DEROCHE, B.C.—Carmelite priests living east of Mission are hoping their new Stations of the Cross trail is deepening the faith of pilgrims and retreatants visiting their monastery.
“It’s a popular devotion,” said Father Rudolph D’Souza, OCD, the regional superior. “Since we started this whole journey of installing the Stations of the Cross, people have been inquiring and visiting and they are very happy to have this facility, to come to a place of prayer.”
Fourteen stations depicting Jesus’ passion and death have been placed along a steep trail leading up the mountain behind the discalced Carmelites' Little Flower Monastery in Deroche. The installation took about 10 months and $750,000 to complete.
“We thank the Lord for all the blessings he has showered upon us,” said Father D’Souza before cutting the ribbon officially opening the Stations of the Cross trail Sept. 18.
Eva Maria Richter, a secular Carmelite, has already climbed up the steep trail to pray.
“It’s the real thing. It’s so inspiring. You meet Jesus on the way, up to the tomb,” she said.
“I didn't realize it was such a big hill. It was very steep. When you are up, you have the view over all the regions, which I have never seen. It’s very beautiful.”
The monastery only opened two years ago and has already become a popular destination for pilgrims and retreatants, said Father D’Souza. The monastery is already booked up for 2018 and there are requests for 2019 and 2020 coming in.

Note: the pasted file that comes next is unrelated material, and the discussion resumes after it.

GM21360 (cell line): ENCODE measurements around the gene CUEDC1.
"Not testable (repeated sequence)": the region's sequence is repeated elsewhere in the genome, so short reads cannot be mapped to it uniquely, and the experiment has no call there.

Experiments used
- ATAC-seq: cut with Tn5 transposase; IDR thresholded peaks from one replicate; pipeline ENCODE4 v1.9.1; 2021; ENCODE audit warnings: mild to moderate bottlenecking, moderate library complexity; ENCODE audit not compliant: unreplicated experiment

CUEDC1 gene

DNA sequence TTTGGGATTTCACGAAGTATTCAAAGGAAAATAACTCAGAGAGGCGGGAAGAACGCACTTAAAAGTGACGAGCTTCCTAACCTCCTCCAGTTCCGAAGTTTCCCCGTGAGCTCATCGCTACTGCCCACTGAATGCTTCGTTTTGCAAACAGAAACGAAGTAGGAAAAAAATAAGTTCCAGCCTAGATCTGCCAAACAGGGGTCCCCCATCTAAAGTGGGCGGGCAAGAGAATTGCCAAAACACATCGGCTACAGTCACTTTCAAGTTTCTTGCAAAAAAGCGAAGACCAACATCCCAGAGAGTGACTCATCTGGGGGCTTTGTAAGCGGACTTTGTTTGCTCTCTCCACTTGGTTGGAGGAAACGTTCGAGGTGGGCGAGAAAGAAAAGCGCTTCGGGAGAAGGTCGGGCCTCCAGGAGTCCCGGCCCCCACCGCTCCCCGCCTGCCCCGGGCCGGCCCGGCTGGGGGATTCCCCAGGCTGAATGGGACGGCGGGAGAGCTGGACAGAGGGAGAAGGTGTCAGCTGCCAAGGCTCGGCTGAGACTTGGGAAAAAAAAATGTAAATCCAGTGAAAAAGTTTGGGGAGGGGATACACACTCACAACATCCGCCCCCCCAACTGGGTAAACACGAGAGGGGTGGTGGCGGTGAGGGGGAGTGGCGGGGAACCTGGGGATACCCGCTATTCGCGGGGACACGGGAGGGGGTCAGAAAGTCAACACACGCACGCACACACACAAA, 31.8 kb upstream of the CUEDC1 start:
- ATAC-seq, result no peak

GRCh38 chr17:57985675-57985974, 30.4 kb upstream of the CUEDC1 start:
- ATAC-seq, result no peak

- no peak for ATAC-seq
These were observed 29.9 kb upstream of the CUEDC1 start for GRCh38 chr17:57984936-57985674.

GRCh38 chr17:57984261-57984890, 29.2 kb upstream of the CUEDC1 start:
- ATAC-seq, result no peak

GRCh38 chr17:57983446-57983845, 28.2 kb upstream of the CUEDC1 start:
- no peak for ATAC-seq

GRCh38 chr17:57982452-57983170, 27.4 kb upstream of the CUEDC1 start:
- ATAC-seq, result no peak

Going to Carmel Hill “is a wonderful experience that adds to their own spirituality and enriches them and strengthens their bond with Christ and the Church,” Father D’Souza said. He believes the Stations of the Cross will enhance that experience.
The major installation was helped along with a generous sum from the same donors who chipped in to help build the monastery itself: Helen Tiampo and her family.
Father D’Souza said he’s hoping the Stations of the Cross trail, retreats, and other happenings at the monastery will bring about miracles in the lives of those who use them.
“We don’t require healing of people and coming down of water and fire,” he said. “What we need is the transformation of people to become better people and spread Carmelite spirituality and Christian spirituality.”
On the same day, two secular Carmelites made their first vows during a special Mass in the monastery chapel: Jessie Wong and Virginia Conoon. Another hopeful secular Carmelite, Luc Bengono, was welcomed into the community.